Detailed Guide to Everest Base Camp Trek

Trekking adventure

Detailed Guide to Everest Base Camp Trek

Getting to the foot of Everest may be one of the amazing experiences one can have but only when taken proper measures and by making wise decisions. One doesn’t really need to fear it or avoid it due to its challenging nature but prepare for every possible thing that may happen.

The major attraction of Everest Base Camp Trek is getting at the Base Camp itself but also climbing up to Kalapatthar where you can get the best view, Everest. There can be many reasons for this trek, thrill, adventure, outstanding views, communion with nature, exploring isolated culture, feeling of achievement or combination of many.

evrest base camp trek

Altitude Gain

This trek usually starts from Kathmandu at the elevation of 1345 meters and takes you to Lukla airport at 2860 meters. The altitude gradually increases as you trek towards the Base Camp. It is necessary to give your body some time to adjust with the increasing elevation and decreasing available Oxygen so acclimatization is necessary. After getting at an altitude higher than 3000 meters at Namche, it is highly advised to spend yet another day there. Again at Dingboche, crossing an altitude of 4000 meters, it is highly necessary to spend another day acclimatizing. As altitude gets higher and higher, the trek should be progressed slowly and steadily.

The highest point get during this trek it Kalapatthar at 5550 meters and highest altitude you will stay at is Gorakshep at 5140 meters. Any slight signs of altitude sickness should be enough to tell you to take it slow else you may get to the point of quitting the trek.

Temperature

Summer is the best time for anyone who is not ready to be in cold temperatures as the minimum temperature is 0 °C while in winter it may get up to -20 °C at night but days are clear and sunny. Autumn is the peak season of this trek due to a comfortable temperature during days and nights with a slight chance of rain. Spring is the best time for viewing Rhododendron forest along the trek blooming in beautiful flowers. No matter which season you travel, it is suggested that you bring a down jacket and a waterproof and windproof jacket.

Trekking Route

Traditional Everest Base Camp trek takes you to Everest Base Camp through Lukla to Namche to Tengboche to Dingboche to Lobuche to Gorakshep to EBC route while there are alternative routes through Pheriche-Phortse which can be taken while returning and some trekkers chose to extend this trek with Kalapatthar, one or more high passes and/or Gokyo lakes. Kala Patthar is the viewpoint to capture a perfect shot of the Everest and other peaks so most of the trekkers go there after reaching Everest Base Camp.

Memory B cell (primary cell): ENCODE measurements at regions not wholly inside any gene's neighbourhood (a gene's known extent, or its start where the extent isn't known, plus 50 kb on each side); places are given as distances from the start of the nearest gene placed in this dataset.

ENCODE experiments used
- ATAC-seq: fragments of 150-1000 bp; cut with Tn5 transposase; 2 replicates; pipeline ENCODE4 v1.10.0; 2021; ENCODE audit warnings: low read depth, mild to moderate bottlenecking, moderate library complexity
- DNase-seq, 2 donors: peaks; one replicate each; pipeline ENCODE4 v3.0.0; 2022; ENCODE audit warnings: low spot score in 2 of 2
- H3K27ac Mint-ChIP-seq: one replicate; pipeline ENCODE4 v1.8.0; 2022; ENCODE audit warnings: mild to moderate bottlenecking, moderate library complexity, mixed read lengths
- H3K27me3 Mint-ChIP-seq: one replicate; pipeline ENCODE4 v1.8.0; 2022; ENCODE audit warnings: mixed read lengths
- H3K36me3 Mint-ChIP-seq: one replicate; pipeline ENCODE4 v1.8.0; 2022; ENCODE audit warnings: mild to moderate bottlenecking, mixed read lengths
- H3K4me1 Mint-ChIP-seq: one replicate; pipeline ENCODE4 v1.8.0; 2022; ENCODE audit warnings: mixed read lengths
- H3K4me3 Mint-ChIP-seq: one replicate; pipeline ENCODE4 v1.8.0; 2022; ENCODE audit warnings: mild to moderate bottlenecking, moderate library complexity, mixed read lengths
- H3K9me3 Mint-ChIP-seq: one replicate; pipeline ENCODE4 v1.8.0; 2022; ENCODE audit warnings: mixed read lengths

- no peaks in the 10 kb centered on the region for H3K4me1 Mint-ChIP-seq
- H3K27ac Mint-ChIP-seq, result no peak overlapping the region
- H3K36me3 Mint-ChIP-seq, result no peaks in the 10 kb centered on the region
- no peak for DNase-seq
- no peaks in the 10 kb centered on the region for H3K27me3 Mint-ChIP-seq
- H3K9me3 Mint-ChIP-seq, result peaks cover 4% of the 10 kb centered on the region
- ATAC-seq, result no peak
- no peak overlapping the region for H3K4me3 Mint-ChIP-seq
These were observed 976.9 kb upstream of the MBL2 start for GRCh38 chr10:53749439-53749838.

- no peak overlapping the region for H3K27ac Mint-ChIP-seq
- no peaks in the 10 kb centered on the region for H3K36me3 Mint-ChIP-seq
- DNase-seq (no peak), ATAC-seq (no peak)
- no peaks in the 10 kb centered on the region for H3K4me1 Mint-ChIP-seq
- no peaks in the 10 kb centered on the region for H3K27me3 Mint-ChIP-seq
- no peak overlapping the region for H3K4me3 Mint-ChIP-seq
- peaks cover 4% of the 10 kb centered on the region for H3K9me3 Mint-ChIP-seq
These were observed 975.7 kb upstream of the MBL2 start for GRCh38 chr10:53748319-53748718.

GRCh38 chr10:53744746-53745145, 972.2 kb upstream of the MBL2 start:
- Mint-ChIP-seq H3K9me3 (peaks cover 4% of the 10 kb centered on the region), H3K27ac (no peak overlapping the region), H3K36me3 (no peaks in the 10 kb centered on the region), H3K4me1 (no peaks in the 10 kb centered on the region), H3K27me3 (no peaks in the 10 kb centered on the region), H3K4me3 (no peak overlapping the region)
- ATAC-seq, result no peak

Trekking Terrain and Physical Preparation

A normal day in Everest Base Camp trek includes uphill and downhill climbing for more than 5 hours. Some part for this trekking itinerary demands more hours of trekking or some difficult terrain. This kind of trekking for about 2 weeks is physically demanding. So, physical exercises prior to the trek that focuses on endurance and leg strength are very recommended. Especially for those who have never gone multi-day trekking. Make sure you break in your new trekking boots before the trek.

Food and Accommodation

Trekking in rural parts of Nepal means living a simple life with simple food and minimum luxuries. Tea houses provide clean and comfortable beds and accommodation is cheap. They provide nice and simple food but are a bit expensive due to the difficulty locals face bringing goods to such an isolated place. During peak seasons and approaching the Everest Base Camp, the number of options will be less. Traveling with a guide or booking a package takes away the stress of getting a nice accommodation every day. It is suggested that you bring Choco bars, energy bars, etc. from Kathmandu.

Cost

Traveling on your own saves you some money as you don’t have to tip the guides, pay for the package. Things that you need to pay for are plane tickets to/from Lukla costing $150 each way, permits like TIMS card (get it while in Kathmandu) and Sagarmatha National Park Permit (get it on Monjo) costing around $60, food and accommodation costing around $50 per day, personal items and anything else you may need or want during the trek like mineral water.

Without a Guide

Though this trek is possible even without a guide, it is highly recommended for anyone trekking in Nepal Himalayas for the first time or for someone who is new to trekking. Traveling with someone who has already been there several times can suggest what is best at a certain place or time. A local guide can also help you communicate with indigenous people. Traveling alone means a lot of research before the trek and many trials and errors along the trek. If that means adventure to you, go for it!

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